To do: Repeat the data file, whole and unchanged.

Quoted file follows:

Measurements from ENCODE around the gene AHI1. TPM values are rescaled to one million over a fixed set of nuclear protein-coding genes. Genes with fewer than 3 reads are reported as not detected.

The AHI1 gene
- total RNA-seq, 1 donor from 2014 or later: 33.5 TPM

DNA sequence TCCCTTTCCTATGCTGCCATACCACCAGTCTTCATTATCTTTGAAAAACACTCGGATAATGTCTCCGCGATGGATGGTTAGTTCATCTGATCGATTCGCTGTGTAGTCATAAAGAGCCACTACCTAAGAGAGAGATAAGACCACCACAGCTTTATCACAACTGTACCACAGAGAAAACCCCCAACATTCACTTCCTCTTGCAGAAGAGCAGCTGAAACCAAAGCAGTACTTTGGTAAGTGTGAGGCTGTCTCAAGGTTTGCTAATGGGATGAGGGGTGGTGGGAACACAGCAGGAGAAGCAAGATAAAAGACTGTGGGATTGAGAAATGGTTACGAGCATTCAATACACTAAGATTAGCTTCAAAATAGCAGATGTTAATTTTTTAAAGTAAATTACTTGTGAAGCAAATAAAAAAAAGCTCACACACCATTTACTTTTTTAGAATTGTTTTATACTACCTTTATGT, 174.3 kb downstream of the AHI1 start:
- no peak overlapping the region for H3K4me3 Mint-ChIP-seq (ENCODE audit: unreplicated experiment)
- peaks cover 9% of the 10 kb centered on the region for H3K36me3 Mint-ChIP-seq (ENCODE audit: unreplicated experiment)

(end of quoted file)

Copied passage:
Measurements from ENCODE around the gene AHI1. TPM values are rescaled to one million over a fixed set of nuclear protein-coding genes. Genes with fewer than 3 reads are reported as not detected.

The AHI1 gene
- total RNA-seq, 1 donor from 2014 or later: 33.5 TPM

DNA sequence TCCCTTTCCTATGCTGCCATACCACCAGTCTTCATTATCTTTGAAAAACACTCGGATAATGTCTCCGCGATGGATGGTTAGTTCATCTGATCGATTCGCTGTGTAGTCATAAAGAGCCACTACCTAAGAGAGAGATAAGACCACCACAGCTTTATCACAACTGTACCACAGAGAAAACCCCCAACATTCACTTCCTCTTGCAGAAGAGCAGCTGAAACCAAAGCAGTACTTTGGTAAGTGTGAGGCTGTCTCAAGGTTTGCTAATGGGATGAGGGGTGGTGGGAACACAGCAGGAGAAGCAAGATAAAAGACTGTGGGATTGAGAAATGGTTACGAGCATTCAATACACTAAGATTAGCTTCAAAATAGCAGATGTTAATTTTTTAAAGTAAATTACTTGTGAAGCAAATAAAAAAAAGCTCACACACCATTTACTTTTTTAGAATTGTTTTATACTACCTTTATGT, 174.3 kb downstream of the AHI1 start:
- no peak overlapping the region for H3K4me3 Mint-ChIP-seq (ENCODE audit: unreplicated experiment)
- peaks cover 9% of the 10 kb centered on the region for H3K36me3 Mint-ChIP-seq (ENCODE audit: unreplicated experiment)